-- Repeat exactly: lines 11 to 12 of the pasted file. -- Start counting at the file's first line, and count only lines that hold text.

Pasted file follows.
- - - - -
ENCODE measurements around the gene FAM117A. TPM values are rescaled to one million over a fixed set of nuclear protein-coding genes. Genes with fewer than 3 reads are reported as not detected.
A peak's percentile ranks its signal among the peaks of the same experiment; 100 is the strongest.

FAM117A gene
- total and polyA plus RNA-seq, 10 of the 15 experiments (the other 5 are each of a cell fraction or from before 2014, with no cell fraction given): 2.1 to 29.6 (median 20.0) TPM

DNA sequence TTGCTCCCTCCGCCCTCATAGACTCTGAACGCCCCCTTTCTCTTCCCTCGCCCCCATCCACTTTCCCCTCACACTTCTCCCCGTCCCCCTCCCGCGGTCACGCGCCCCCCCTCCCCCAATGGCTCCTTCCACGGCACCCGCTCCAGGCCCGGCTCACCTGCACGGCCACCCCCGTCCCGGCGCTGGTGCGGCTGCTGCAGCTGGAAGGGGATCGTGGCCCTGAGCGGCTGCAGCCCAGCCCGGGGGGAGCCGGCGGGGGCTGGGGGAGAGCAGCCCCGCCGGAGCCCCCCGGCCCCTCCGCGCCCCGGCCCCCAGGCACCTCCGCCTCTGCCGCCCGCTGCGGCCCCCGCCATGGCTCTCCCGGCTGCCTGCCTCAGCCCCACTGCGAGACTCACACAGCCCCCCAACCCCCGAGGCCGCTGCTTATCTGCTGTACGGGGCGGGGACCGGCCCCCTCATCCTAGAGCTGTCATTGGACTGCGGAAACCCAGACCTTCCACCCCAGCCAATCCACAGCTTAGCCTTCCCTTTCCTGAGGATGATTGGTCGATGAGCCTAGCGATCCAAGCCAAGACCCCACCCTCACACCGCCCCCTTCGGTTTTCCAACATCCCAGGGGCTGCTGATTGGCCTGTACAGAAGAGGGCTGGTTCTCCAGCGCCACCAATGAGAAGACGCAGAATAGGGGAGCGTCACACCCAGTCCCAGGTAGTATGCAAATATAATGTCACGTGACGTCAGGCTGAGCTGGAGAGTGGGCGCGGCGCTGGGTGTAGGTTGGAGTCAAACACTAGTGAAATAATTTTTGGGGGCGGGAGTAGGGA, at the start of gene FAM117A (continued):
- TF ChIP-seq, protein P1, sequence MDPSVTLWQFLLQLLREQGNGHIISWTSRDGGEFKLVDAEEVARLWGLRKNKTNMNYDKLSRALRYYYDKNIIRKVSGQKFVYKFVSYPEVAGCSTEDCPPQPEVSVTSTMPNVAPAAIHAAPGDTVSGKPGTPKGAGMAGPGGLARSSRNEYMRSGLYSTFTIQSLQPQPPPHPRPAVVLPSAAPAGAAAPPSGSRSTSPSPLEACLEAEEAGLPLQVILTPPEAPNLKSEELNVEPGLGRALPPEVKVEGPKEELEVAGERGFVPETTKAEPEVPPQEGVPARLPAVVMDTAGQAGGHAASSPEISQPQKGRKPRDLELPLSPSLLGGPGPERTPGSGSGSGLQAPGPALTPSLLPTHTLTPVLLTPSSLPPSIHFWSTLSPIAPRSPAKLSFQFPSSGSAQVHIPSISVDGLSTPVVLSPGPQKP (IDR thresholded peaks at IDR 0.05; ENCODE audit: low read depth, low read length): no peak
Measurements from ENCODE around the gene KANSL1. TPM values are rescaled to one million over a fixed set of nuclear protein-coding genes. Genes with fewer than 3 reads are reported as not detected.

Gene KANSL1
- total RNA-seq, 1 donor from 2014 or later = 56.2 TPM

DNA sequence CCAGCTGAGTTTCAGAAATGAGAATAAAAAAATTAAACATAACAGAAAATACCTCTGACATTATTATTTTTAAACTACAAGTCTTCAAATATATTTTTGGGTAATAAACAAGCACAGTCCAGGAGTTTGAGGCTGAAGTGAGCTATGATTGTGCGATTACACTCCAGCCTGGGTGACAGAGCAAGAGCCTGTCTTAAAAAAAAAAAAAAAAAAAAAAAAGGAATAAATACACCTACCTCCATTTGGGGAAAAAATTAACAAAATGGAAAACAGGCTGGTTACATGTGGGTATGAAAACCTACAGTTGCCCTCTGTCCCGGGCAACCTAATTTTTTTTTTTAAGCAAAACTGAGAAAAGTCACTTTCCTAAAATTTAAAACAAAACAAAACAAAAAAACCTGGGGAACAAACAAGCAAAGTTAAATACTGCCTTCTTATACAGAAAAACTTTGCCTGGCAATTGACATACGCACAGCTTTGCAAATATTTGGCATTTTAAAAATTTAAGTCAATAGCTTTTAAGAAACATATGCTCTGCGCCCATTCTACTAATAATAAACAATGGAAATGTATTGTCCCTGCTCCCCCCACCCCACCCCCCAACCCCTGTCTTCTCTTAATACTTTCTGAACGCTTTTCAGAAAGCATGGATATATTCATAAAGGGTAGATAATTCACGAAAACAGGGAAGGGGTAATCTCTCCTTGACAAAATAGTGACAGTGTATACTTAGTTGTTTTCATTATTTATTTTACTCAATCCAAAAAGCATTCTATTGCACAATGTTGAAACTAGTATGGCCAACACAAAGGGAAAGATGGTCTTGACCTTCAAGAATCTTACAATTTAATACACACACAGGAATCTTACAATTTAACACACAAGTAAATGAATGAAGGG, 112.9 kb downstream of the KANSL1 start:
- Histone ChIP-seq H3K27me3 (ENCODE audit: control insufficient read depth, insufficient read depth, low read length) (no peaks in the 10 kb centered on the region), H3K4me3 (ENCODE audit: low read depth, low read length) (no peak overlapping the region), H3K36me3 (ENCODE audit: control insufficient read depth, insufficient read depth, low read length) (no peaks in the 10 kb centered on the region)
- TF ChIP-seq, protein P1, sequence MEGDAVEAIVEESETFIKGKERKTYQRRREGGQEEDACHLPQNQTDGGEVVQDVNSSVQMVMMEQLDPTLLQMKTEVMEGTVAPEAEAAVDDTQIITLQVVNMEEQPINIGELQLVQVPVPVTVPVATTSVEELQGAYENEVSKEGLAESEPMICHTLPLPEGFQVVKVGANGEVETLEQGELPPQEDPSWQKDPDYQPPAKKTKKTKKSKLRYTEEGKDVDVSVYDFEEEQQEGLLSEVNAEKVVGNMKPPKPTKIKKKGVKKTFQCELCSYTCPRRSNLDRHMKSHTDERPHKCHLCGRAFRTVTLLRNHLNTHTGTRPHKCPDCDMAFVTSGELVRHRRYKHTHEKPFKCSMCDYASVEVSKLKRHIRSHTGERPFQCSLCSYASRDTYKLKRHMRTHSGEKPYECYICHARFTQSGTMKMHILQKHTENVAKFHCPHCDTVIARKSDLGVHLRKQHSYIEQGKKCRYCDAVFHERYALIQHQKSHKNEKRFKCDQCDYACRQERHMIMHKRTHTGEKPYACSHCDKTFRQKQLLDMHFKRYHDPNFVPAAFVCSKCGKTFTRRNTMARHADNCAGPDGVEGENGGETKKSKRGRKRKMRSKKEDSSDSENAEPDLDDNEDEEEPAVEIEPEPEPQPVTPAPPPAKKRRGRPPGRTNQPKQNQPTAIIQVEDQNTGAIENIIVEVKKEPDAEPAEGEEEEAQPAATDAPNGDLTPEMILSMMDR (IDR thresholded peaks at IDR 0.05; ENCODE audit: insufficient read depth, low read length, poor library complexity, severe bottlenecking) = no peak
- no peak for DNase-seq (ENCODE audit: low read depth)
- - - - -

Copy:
- Histone ChIP-seq H3K27me3 (ENCODE audit: control insufficient read depth, insufficient read depth, low read length) (no peaks in the 10 kb centered on the region), H3K4me3 (ENCODE audit: low read depth, low read length) (no peak overlapping the region), H3K36me3 (ENCODE audit: control insufficient read depth, insufficient read depth, low read length) (no peaks in the 10 kb centered on the region)
- TF ChIP-seq, protein P1, sequence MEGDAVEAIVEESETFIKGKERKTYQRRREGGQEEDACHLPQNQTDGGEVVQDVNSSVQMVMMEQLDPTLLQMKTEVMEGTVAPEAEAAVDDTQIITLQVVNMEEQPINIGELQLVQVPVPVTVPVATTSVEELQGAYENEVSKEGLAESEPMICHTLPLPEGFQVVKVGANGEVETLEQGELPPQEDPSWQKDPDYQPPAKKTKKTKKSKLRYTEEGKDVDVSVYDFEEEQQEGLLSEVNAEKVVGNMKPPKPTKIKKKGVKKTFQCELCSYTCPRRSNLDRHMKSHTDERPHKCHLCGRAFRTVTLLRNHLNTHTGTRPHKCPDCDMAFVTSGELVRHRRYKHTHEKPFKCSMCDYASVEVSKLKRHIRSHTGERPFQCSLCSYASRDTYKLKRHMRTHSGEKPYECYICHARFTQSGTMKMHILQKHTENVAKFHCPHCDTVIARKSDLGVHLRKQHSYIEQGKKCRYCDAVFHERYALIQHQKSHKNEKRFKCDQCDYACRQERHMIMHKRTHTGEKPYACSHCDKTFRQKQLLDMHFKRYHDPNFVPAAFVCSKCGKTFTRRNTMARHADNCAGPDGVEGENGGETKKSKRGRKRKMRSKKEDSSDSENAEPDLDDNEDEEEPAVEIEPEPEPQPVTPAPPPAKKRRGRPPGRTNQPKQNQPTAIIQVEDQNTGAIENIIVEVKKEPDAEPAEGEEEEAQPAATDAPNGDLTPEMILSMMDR (IDR thresholded peaks at IDR 0.05; ENCODE audit: insufficient read depth, low read length, poor library complexity, severe bottlenecking) = no peak